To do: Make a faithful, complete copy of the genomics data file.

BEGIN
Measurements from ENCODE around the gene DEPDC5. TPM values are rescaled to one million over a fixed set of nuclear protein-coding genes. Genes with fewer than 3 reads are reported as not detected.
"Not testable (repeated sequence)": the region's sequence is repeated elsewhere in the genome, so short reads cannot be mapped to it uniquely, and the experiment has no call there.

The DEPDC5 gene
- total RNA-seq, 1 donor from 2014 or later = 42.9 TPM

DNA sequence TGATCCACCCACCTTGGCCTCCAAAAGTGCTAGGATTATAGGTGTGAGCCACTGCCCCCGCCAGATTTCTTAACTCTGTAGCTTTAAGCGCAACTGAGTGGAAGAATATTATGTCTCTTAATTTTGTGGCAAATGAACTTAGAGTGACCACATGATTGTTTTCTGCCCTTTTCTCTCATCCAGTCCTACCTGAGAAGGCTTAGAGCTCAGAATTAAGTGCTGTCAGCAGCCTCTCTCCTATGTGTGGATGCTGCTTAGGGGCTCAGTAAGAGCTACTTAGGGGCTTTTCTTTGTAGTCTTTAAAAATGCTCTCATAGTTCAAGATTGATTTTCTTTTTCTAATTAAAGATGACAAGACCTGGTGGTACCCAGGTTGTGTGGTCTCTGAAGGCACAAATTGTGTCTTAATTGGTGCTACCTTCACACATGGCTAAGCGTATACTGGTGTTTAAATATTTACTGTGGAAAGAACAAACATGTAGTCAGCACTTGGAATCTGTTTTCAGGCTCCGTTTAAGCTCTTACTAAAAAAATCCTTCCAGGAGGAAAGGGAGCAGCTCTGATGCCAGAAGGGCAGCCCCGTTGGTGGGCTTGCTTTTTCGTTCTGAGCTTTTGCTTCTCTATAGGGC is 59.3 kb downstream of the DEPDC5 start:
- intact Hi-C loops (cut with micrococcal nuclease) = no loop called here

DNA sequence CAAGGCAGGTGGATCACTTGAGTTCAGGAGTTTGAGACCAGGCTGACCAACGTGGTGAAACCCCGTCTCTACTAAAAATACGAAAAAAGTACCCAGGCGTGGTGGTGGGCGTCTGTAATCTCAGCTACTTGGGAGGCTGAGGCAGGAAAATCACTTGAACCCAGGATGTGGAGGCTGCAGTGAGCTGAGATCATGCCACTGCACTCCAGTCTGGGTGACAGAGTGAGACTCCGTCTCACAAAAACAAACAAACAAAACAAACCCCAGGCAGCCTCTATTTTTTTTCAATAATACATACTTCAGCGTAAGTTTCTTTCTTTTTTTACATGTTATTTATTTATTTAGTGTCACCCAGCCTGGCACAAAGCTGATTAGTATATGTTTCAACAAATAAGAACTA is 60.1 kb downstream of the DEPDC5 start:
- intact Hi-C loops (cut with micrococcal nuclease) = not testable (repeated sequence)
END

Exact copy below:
Measurements from ENCODE around the gene DEPDC5. TPM values are rescaled to one million over a fixed set of nuclear protein-coding genes. Genes with fewer than 3 reads are reported as not detected.
"Not testable (repeated sequence)": the region's sequence is repeated elsewhere in the genome, so short reads cannot be mapped to it uniquely, and the experiment has no call there.

The DEPDC5 gene
- total RNA-seq, 1 donor from 2014 or later = 42.9 TPM

DNA sequence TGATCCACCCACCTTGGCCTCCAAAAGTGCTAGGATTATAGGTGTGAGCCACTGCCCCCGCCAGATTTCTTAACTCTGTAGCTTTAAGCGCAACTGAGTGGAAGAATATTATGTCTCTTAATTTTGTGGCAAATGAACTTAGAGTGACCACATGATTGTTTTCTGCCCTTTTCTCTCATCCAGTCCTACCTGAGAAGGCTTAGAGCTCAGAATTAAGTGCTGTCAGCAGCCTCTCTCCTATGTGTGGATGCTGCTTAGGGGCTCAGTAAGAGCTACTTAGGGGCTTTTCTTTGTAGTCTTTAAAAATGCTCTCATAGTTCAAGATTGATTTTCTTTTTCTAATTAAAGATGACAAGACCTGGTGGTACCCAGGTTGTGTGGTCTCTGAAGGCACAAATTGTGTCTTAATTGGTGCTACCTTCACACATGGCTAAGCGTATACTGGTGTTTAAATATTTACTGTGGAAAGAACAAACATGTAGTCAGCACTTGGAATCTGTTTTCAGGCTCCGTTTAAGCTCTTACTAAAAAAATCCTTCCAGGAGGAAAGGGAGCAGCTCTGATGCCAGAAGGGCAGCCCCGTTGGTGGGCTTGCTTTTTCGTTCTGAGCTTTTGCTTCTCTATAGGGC is 59.3 kb downstream of the DEPDC5 start:
- intact Hi-C loops (cut with micrococcal nuclease) = no loop called here

DNA sequence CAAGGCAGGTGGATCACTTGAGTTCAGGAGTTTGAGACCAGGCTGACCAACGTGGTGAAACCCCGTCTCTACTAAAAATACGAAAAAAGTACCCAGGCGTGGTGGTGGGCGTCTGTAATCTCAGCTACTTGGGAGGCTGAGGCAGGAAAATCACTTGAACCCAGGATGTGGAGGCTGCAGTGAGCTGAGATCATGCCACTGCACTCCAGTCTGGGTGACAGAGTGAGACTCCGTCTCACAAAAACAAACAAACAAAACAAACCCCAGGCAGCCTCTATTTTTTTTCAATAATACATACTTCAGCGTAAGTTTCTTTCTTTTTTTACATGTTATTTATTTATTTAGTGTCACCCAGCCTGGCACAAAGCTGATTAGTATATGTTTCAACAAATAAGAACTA is 60.1 kb downstream of the DEPDC5 start:
- intact Hi-C loops (cut with micrococcal nuclease) = not testable (repeated sequence)